Video of B.C. fisherman tossing explosive at sea lions sparks controversy

A Facebook video from a group advocating for better control of marine life causes mixed emotions

A controversial video of a man tossing an explosive at a herd of sea lions on B.C.’s coast has surfaced on Facebook, renewing debates on legalizing a seal cull.

Thomas Sewid, a member of the Pacific Balance Pinniped Society shared the video Tuesday. The society, based out of Richmond, is a group of B.C. First Nations and commercial fisherman currently advocating to revive the seal and sea lion hunt on the west coast.

In the video, a man throws what appears to be a bear banger off the side of the fishing boat into a sea of herring and more than a dozen sea lions.

Once startled the flippered mammals start to dive into the water, before returning moments later.

READ MORE: Federal fisheries minister calls for precautionary approach to fish farming

READ MORE: Fisheries Department says more staff on waters protecting whales in Canada

“This massive amount of sea lions diving on huge schools of thousands of tons of herring scares them to stay deep. This makes it so captains cannot catch herring, for they’re too deep for nets,” Sewid said in the post.

“Tenaciously these crews are doing all they can to get a set so they can get a representative herring samples to test. This is supposed to be a multi-million dollar fishery, yet stupid obsolete laws impede proper sampling of the herring stocks all due to too dang many sea lions!”

Sewid added that if the fishing vessel has a net full of herring, a startle from a herd of seals could cause the school of fish to dive down below, potentially capsizing the boat.

“This happens and large seine boats are pulled over,” Sewid said. “Yes, we have lost many fellow fishers when seiners capsize.”

The video has received support and outrage on social media.

READ MORE: Harbour seal found on Vancouver beach with 23 shotgun pellets in face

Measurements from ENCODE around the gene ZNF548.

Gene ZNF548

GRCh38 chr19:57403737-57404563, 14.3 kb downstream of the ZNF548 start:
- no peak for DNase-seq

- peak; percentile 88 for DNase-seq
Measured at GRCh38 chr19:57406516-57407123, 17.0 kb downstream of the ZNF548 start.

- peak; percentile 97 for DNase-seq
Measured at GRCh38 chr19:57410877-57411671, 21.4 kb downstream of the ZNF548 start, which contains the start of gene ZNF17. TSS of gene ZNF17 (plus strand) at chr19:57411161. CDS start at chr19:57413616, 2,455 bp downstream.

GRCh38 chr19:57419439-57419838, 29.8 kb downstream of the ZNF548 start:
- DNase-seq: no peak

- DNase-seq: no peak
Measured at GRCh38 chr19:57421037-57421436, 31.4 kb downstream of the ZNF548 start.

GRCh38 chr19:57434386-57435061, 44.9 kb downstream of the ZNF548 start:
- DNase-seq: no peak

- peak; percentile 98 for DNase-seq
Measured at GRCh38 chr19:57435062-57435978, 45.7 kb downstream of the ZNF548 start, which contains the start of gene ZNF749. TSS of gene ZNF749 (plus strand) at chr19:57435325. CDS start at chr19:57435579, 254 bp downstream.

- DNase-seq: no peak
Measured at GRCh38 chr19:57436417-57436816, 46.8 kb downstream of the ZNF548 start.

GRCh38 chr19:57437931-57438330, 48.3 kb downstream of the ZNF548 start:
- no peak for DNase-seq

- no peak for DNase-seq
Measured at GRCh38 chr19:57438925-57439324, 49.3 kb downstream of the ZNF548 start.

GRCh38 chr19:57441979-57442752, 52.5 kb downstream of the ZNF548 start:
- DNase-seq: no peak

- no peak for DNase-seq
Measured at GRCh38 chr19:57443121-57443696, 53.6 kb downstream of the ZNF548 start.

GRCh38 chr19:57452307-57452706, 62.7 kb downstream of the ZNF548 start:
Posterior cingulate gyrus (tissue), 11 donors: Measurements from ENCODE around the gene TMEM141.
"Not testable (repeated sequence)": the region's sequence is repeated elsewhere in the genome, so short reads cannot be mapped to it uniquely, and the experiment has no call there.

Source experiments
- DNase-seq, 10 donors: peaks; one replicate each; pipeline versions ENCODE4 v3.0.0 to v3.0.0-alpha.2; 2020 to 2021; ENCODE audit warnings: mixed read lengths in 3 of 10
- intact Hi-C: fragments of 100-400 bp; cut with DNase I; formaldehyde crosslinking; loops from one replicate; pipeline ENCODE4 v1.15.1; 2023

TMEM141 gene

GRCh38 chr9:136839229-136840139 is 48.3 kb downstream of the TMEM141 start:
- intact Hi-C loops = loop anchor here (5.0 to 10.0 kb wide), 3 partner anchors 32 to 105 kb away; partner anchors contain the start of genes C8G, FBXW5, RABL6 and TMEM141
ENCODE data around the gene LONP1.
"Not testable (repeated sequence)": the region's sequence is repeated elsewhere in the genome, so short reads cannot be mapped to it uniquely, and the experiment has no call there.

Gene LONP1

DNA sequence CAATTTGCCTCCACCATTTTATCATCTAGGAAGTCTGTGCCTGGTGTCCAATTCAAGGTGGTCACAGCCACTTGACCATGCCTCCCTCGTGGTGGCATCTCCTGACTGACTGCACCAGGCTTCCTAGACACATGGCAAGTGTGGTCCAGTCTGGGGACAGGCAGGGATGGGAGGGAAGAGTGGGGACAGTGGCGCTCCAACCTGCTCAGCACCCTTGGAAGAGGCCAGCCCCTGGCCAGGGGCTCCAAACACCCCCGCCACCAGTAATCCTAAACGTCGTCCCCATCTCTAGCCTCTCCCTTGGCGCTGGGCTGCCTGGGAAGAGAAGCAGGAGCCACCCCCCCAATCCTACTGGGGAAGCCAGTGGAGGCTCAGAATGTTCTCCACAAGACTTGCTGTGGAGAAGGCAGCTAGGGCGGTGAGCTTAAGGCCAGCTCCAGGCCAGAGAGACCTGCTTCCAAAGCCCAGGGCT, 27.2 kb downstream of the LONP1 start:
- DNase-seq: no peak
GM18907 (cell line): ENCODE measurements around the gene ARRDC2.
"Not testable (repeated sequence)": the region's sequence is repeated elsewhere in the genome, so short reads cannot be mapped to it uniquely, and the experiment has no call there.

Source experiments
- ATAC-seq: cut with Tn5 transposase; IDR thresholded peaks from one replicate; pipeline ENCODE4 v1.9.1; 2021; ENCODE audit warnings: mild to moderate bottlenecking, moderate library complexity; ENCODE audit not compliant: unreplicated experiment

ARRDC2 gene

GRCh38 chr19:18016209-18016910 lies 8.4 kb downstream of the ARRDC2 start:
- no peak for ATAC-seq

READ MORE: Scientists warn of ecosystem consequences for proposed B.C. seal hunt

In a tweet posted Wednesday, the Department of Fisheries and Oceans Canada condemned disturbing seals or sea lions, and reminded the public that using explosives is illegal.

The society wants the Department of Fisheries and Oceans to first expand Indigenous harvesting rights to include the commercial sale of the flippered mammals, Sewid said.

But biologists have been quick to argue against the need for a cull, saying that there is no data to suggest that a hunt would help salmon species.

The seal population has stabilized at around 105,000 across the B.C. coast since 1999.

vnc.editorial@blackpress.ca


Send a Tweet: @NicoleCrescenzi

Like us on Facebook  

Just Posted

Williams Lake Farmers Market seeks permission to include licensed liquor vendors

The board has been approaced by a winery from Prince George

Wind gust near Williams Lake blows off a deck roof

The roofing also hit power lines in front of the yard before landing on the road

WATCH: Williams Lake students strike over climate change concerns

Local student protesters joined others around the world looking for government to take action

Come dance away with the Whirlaways this weekend

The Williams Lake Square Dancers annual jamboree is this weekend

Scout Island connecting lakecity with creatures big and small

From whakes to incest larvae, Scout Island invites lakecity to expirence aquatic waterlife this week

B.C.’s fight to regulate bitumen through pipelines to go to Canada’s top court

BC Appeal Court judges found B.C. cannot restrict bitumen flow along Trans Mountain pipeline

Scheer says it would take Conservatives five years to balance budget

Scheeraccused the Liberal government of spending $79.5 billion of previously unbudgeted funds

B.C. man, 30, arrested for driving his parents’ cars while impaired twice in one day

The Vancouver-area man was arrested after officers caught him driving impaired twice in one day

New airline regulations bring compensation for tarmac delays, over-bookings

Some of the new regulations will roll out in July, while others are expected for December.

More than half of Canadians support ban on handguns, assault rifles: study

Divide between rural and urban respondents in latest Angus Reid Institute public opinion study

Spring rain needed as B.C. sees one of the lowest snowpack levels in 40 years

Snowpack levels in B.C. recorded on May 15 were similar to those in 2015 and 2016

Theresa May to quit as party leader June 7, sparking race for new PM

The new Conservative leader will become prime minister without the need for a general election

B.C. man who fell off cliff returns there to rescue eagle from vulture attack

Nanaimo’s James Farkas, who broke his hip in a fall, saves eagle on same beach months later

Raptors beat Bucks 105-99 to move within 1 game of NBA Finals

Leonard scores 35 as Toronto takes 3-2 series lead over Milwaukee

Most Read